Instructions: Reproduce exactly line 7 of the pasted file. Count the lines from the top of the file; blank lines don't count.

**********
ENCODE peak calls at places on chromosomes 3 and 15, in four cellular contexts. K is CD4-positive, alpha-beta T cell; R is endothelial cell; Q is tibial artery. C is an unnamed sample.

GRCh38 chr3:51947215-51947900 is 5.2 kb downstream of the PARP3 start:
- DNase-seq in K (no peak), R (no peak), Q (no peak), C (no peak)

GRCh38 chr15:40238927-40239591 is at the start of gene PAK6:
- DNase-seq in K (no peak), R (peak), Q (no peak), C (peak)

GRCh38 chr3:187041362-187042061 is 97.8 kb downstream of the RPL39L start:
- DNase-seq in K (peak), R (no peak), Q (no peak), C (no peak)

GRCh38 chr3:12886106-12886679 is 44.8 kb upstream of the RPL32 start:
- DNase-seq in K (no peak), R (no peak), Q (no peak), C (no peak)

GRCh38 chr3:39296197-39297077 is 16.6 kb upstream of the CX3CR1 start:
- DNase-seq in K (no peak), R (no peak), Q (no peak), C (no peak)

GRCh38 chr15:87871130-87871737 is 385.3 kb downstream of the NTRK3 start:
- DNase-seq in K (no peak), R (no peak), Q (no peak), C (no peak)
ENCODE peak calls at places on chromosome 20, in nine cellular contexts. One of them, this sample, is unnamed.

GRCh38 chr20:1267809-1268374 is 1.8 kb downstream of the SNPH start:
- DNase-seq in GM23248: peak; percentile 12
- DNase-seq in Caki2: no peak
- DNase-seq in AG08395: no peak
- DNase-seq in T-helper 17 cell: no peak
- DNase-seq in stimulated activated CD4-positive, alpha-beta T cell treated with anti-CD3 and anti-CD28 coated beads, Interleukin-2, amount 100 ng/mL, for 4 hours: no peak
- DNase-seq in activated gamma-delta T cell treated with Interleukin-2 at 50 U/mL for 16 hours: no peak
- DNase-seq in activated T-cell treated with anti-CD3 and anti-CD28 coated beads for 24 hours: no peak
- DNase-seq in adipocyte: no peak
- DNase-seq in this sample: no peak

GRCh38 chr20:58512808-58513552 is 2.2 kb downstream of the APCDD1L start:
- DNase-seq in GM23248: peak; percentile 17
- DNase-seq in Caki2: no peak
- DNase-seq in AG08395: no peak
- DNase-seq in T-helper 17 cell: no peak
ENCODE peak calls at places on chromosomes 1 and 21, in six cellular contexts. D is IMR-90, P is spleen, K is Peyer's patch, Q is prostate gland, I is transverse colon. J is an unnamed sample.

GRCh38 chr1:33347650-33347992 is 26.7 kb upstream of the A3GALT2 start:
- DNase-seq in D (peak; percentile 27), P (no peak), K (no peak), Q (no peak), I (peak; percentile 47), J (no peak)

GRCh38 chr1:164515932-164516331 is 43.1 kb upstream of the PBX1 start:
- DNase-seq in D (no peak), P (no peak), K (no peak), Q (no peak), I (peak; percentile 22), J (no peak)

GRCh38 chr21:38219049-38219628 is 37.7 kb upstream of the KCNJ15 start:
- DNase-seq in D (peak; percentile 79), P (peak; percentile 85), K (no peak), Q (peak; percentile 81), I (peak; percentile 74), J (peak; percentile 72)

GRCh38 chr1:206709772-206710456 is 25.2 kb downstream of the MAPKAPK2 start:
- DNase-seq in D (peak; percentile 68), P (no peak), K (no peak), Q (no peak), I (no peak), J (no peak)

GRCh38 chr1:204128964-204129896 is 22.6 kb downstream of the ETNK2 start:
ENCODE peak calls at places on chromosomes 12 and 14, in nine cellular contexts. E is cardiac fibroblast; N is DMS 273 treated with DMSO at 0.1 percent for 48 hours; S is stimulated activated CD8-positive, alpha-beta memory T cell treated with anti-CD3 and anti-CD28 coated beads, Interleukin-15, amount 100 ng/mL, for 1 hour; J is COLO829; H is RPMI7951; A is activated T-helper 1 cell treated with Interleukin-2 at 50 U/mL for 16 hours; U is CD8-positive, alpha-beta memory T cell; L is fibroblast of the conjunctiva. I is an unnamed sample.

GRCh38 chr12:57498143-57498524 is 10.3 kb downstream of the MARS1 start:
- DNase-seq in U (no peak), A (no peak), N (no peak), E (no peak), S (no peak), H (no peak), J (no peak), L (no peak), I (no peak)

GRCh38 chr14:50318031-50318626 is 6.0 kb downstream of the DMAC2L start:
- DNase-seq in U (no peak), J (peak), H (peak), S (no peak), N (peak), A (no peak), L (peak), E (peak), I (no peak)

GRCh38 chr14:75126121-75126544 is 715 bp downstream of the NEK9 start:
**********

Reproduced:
- DNase-seq in K (peak), R (no peak), Q (no peak), C (no peak)